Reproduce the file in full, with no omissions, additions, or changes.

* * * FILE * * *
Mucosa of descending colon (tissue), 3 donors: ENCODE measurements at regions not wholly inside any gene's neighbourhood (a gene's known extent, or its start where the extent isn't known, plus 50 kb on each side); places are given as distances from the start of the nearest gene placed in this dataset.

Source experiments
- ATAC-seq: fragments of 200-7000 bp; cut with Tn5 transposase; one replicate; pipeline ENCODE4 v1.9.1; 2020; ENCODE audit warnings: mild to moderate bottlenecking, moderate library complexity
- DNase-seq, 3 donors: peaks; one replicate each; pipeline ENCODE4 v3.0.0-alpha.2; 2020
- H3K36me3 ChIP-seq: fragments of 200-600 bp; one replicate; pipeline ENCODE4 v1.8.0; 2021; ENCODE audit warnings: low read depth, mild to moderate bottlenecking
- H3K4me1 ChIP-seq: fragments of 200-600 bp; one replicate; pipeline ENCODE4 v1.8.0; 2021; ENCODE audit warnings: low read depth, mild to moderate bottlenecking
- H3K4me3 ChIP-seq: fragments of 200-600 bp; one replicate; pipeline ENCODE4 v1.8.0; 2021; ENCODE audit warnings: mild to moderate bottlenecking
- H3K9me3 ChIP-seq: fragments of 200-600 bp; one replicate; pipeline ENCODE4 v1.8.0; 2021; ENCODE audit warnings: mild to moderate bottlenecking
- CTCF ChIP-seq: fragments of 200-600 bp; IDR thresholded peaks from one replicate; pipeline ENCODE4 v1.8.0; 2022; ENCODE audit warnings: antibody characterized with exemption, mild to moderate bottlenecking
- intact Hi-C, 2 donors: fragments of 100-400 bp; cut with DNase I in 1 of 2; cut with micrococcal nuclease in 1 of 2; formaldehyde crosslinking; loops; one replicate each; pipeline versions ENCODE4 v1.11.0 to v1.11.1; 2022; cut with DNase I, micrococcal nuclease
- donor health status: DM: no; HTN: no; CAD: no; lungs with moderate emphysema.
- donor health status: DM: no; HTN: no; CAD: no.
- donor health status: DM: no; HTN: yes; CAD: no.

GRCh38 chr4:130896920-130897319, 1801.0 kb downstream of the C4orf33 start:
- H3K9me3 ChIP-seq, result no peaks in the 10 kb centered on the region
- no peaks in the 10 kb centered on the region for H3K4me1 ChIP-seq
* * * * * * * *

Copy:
Mucosa of descending colon (tissue), 3 donors: ENCODE measurements at regions not wholly inside any gene's neighbourhood (a gene's known extent, or its start where the extent isn't known, plus 50 kb on each side); places are given as distances from the start of the nearest gene placed in this dataset.

Source experiments
- ATAC-seq: fragments of 200-7000 bp; cut with Tn5 transposase; one replicate; pipeline ENCODE4 v1.9.1; 2020; ENCODE audit warnings: mild to moderate bottlenecking, moderate library complexity
- DNase-seq, 3 donors: peaks; one replicate each; pipeline ENCODE4 v3.0.0-alpha.2; 2020
- H3K36me3 ChIP-seq: fragments of 200-600 bp; one replicate; pipeline ENCODE4 v1.8.0; 2021; ENCODE audit warnings: low read depth, mild to moderate bottlenecking
- H3K4me1 ChIP-seq: fragments of 200-600 bp; one replicate; pipeline ENCODE4 v1.8.0; 2021; ENCODE audit warnings: low read depth, mild to moderate bottlenecking
- H3K4me3 ChIP-seq: fragments of 200-600 bp; one replicate; pipeline ENCODE4 v1.8.0; 2021; ENCODE audit warnings: mild to moderate bottlenecking
- H3K9me3 ChIP-seq: fragments of 200-600 bp; one replicate; pipeline ENCODE4 v1.8.0; 2021; ENCODE audit warnings: mild to moderate bottlenecking
- CTCF ChIP-seq: fragments of 200-600 bp; IDR thresholded peaks from one replicate; pipeline ENCODE4 v1.8.0; 2022; ENCODE audit warnings: antibody characterized with exemption, mild to moderate bottlenecking
- intact Hi-C, 2 donors: fragments of 100-400 bp; cut with DNase I in 1 of 2; cut with micrococcal nuclease in 1 of 2; formaldehyde crosslinking; loops; one replicate each; pipeline versions ENCODE4 v1.11.0 to v1.11.1; 2022; cut with DNase I, micrococcal nuclease
- donor health status: DM: no; HTN: no; CAD: no; lungs with moderate emphysema.
- donor health status: DM: no; HTN: no; CAD: no.
- donor health status: DM: no; HTN: yes; CAD: no.

GRCh38 chr4:130896920-130897319, 1801.0 kb downstream of the C4orf33 start:
- H3K9me3 ChIP-seq, result no peaks in the 10 kb centered on the region
- no peaks in the 10 kb centered on the region for H3K4me1 ChIP-seq